So teachers, soak it up. Enjoy your “break”. Travel with family. Sleep in. Go out to eat with friends. And come back rejuvenated for your students. Because they deserve it and you deserve it.

Why DonorsChoose.org?

Do you ever feel like you have new, exciting lessons and project ideas running through your head, but they immediately get stopped in their tracks when you realize you don’t have funding to get the materials? We’ve all been there, but luckily we have a pretty amazing group of people who want to help educators with this exact problem!

I got the opportunity to start the STEAM program at my school from scratch, which was super exciting. The only problem was the program was added too late for me to have any funding for materials. What was I supposed to do?

I turned to DonorsChoose.org, a crowd-funding website solely for public school teachers!

You’re probably wondering, where do I start?! I was sitting in your shoes about 6 years ago. Here is how I navigated posting my first project.

  1. Search through projects that other people have posted.

  2. Make a list of materials you want for your classroom - think big, small, and everything in between.

  3. Look at what match offers they currently have listed. **This provides the most bang for your buck - literally! 95% of the time, I only post a project that has a match offer to start with.**

  4. Write an engaging description of your students and project.

  5. Come up with a catchy title! **So important because you want to stand out!**

  6. Post your project and don’t be afraid to share it with others (social media, email, school website, etc.).

  7. Be patient!

That last step is the hardest. Whenever I post a project I get really excited about using the materials, but I have to remind myself, even after having 38 projects fully funded, that patience is key. Sometimes my projects are funded very quickly and other times months go by and they’re about to expire, but someone pulls through and sprinkles a surprise!

If you need examples from my projects you can check out my page here.

Click here to get started today!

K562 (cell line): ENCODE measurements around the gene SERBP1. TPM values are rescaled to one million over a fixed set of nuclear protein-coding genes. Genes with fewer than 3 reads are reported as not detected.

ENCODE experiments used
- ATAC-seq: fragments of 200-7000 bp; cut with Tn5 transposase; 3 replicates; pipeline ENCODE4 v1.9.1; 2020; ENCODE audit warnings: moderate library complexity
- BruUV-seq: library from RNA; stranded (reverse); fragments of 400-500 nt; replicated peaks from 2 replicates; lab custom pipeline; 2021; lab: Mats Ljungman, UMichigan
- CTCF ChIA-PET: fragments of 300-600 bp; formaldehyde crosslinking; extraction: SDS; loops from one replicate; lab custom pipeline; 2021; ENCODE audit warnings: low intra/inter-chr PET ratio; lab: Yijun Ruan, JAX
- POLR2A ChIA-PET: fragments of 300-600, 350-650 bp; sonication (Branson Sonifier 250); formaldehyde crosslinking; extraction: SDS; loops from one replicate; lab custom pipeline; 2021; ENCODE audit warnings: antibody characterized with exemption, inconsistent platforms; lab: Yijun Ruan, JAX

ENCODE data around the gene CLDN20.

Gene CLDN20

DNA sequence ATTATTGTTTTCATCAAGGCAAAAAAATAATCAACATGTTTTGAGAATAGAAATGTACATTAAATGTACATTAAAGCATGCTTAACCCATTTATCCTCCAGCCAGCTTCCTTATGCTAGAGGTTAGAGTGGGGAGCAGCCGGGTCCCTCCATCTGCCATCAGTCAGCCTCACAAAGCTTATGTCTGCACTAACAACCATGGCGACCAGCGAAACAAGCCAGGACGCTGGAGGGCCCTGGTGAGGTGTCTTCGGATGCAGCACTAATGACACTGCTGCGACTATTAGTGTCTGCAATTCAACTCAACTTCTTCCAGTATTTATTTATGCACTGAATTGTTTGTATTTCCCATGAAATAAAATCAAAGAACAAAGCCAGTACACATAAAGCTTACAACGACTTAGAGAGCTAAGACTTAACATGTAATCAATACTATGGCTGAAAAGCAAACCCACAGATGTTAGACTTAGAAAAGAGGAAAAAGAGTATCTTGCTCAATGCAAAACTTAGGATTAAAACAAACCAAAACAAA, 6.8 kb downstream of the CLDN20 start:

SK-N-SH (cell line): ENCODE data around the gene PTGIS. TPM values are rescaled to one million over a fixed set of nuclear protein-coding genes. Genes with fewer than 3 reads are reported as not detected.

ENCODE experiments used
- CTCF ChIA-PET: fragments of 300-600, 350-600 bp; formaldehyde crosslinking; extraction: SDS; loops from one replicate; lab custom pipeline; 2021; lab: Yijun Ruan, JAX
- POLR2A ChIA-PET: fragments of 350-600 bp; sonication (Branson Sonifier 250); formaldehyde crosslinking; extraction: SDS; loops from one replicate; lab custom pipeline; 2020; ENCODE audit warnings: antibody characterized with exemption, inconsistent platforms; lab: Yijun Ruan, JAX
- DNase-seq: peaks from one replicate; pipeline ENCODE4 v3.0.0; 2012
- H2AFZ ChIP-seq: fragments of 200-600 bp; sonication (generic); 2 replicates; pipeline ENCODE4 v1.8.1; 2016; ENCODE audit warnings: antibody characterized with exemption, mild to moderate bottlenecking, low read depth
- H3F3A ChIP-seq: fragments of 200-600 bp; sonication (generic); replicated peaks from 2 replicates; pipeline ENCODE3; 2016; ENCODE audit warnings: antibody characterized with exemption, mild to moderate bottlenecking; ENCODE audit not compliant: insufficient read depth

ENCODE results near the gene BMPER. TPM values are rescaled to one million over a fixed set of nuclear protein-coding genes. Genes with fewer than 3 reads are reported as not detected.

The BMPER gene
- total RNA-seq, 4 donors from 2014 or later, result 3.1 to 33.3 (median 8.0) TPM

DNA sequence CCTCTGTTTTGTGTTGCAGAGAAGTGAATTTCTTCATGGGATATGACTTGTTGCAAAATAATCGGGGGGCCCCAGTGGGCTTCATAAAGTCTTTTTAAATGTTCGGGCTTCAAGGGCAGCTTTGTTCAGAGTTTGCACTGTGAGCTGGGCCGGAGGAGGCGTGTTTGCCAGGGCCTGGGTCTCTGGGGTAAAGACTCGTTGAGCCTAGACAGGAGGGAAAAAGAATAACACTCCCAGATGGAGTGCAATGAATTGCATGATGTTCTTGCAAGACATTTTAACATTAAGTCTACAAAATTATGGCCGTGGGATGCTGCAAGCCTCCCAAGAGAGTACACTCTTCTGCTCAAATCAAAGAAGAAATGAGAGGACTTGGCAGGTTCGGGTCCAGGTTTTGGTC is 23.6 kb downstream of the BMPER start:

If you need help, head to my contact page and send me an email. I will answer any questions you have!

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K-2 Can Too

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Raise your hand if you’re a K-2 teacher!

Just a few years ago I wouldn’t have raised my hand, but now I’m a K-5 STEAM Teacher, so I have the privilege of teaching them all!

You’ve heard about teachers adding STEM/STEAM to their classrooms, but you’re not sure where to start? Maybe you’re afraid that your young kiddos can’t handle it? I’m here to tell you that, just like reading and writing, this is where the foundations for STEM/STEAM begin!

The basics of STEM/STEAM is embedded in creative, imaginative play, which is exactly what we want all of our students doing, but especially our K-2 students. During the first week of STEAM class I always have my K-2 students building with LEGO and you wouldn’t believe how many students look at me like I have two heads…no not because they are bored and play with LEGO all of the time. Actually quite the opposite.

They don’t know how to build with them! Some have never seen LEGO before or they tell me they don’t know what to build! This right here breaks my heart. Our students are loosing their imaginations and while that’s a blog post for another day, it’s up to us as K-2 teachers to bring out their imaginations and creative natures! So how can you bring STEM/STEAM into your classroom exactly? Just follow these easy steps:

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  1. Gather building materials (If you’re not sure what to get, refer to my Building Materials blog!)

  2. Have students work in partners (Larger groups tend to be overwhelming for younger students and they’re still learning the basics of sharing.)